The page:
‘Lots of small growers, particularly the older ones, are giving up their banana plots because it’s all getting far too difficult, far too regimented,’ says Irvince Auguiste, as we pass a bedraggled collection of abandoned plants on a steep hillside. For ten years Irvince was the elected Chief – ‘rather like being Mayor’ he says – of the Carib Territory, through which we are now driving. In 1902 some 3,000 acres on the east coast of the island were handed back by the British to the few remaining descendants of the pre-Columbian Carib peoples. Today, 3,700 of their heirs hold the same land in common, from which some 200 growers still produce bananas. They are a reminder, if one were needed, that this is a special place.
‘It used to be a much simpler thing,’ continues Irvince. The contrast with Guatemala could scarcely be more stark. Everywhere, banana plants are set among coconut, cocoa, coffee and the ubiquitous forest. ‘People would grow bananas and do other things as well. Now you have to keep diaries and charts and add up columns of figures and do exactly what you’re told if you want to be a certified grower and get a decent price for your bananas. There’s no time for anything else.
‘Then you’ve got to be able to “bounce back” from hurricanes, which keep destroying your crop. Remember, small farmers have very little security. They can never be quite sure how good their crop will be, or when the next hurricane will strike and if there’ll be a crop at all. It’s not like having a regular wage and it’s very easy to get into debt, because you have to invest in the crop before it is harvested. Sometimes they abandon bananas and then, when they find they can’t earn a living from anything else, go back to them again. My father grew bananas, and I carried them on my head as a boy. But I don’t grow them myself. Just recently, though, I’ve been having second thoughts...’
A big, red, battered pickup hurtles towards us round a hairpin bend. Irvince signals to the driver, only just visible above the steering wheel, who screeches to a halt and winds down the window. She’s slightly breathless. They chat.
‘Balene Fredrick,’ says Irvince as she takes off again. ‘Just having a breather from the softball cricket match, to check on her kids. You know, she’s one of our best banana growers. We’ll go back and talk to her.’ He turns his van, and we set off in pursuit. She’s already disappeared round the next bend. ‘What a woman!’ says Irvince, unable to catch her up. ‘And she’s only just learned to drive!’
Balene and three of her kids are waiting for us in a roadside tin shed. Every small grower has a ‘field’ packing shed like hers. Handsome bunches of freshly cut bananas are laid out on tiered shelves, graded by size and labelled ‘Geest’. To one side is a half-packed Geest box. In front of the bench is a large plastic bowl containing a washing solution – chemicals are used here too, but much more sparingly than in Guatemala. Pinned to the back of the shed are complicated charts showing how the colour-coded production cycle must be followed. You can tell how she cares for her bananas from the way she handles them.
I ask her how much she earns from her bananas each week. ‘Just about enough to keep the children,’ she says. ‘What with their clothes and food and schooling, they cost a lot of money, you know. In a way, I wish I didn’t have to grow bananas,’ she continues. ‘It never stops, and you have to do everything just right. It seems to get harder and harder, and we seem to earn less and less. But there’s nothing for it...’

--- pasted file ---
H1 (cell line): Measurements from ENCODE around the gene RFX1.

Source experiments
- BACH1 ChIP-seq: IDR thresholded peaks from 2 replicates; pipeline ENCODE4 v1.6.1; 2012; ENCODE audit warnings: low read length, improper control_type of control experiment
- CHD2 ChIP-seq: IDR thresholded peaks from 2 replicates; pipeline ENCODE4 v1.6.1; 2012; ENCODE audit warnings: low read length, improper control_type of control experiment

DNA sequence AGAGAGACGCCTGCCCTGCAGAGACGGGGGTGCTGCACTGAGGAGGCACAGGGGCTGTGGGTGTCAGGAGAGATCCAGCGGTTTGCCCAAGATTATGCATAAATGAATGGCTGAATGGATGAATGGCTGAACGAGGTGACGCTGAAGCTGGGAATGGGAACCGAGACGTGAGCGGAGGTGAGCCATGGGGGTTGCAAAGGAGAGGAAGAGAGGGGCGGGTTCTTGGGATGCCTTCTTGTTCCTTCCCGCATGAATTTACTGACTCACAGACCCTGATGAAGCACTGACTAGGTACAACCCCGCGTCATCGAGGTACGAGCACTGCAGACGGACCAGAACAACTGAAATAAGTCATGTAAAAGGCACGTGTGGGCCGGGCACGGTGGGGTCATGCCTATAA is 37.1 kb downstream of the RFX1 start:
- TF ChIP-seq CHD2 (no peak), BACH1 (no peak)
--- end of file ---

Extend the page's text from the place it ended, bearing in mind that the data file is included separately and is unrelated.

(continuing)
I can see that talking like this is upsetting her a bit. It’s Sunday afternoon, after all, and she must be itching to get back to the cricket match, though she’s too polite to say so.
‘Well, they suggested I “diversify”, try to grow something else as well. I reckoned they meant there wasn’t going to be much of a future in bananas. So I planted two acres of ginger. But when harvest time came I couldn’t sell it. That was a disaster for us. So I’ll have to keep on with bananas.’
‘Now, David,’ says Irvince as the sun begins to set over this enchanting place, ‘you mustn’t go away with the impression that we Caribs are messed up. We have problems. Sure we have problems. But who hasn’t? No, no. We are forging ahead. I am forging ahead. I mean to make some money, and that’s not something we Caribs are supposed to do.’
He has a stream of projects in his head: affordable cricket bats made from the stems of coconut-palm leaves; basic shelters with hammocks and kerosene lamps for wandering hikers; deluxe cottages for well-heeled tourists ‘who’d like to come down to earth, but gently’. He is sceptical about official proposals for a ‘model’ Carib village, in which his community will be expected to perform. No, he and his associates can give the more discerning visitor a much stronger taste of passion fruit.
And that, almost everywhere, is what it seems to come down to – tourism. It is true that the island is one of the most beautiful places I have ever seen. It is also true that Dominica attracts few tourists. I fear, however, that the two are related. There’s no airport for wide-bodied jets, and therefore there are no golf courses, casinos or ‘resort’ chain hotels. White sandy beaches and blue lagoons are few and far between. Tentative steps are being taken towards eco-tourism, to complement Dominica’s chosen image as ‘The Nature Island’. A ‘rainforest tramway’ is being constructed ‘for the less-athletic eco-tourist’.
There are firm plans, too, for an international airport. This will destroy dozens of homes, a school and large areas of relatively flat agricultural land. It will plunge the people of Dominica deeply into debt, as well as the quagmire of graft and discord that engulfs all such projects. Short of selling their land to hotels and golf courses, changing into flunky clothes and training to be servile, it’s hard to see how mass tourism will benefit many Dominicans – or suit their disposition.
One possibility that has been discussed, says Gregory Shillingford, is organic and fairly traded bananas. Some 15,000 acres of banana land have lain fallow for at least five years (and are therefore free of chemicals), and the growers own their own land, so the potential is there. So far, however, no-one has taken the plunge. Perhaps, just perhaps, there’s another future for this extraordinary place that has yet to be disentangled from its history.
The alternative really is just too awful to contemplate.
1 Lennox Honychurch, The Dominica Story – A History of the Island, Macmillan Education, London, 1995.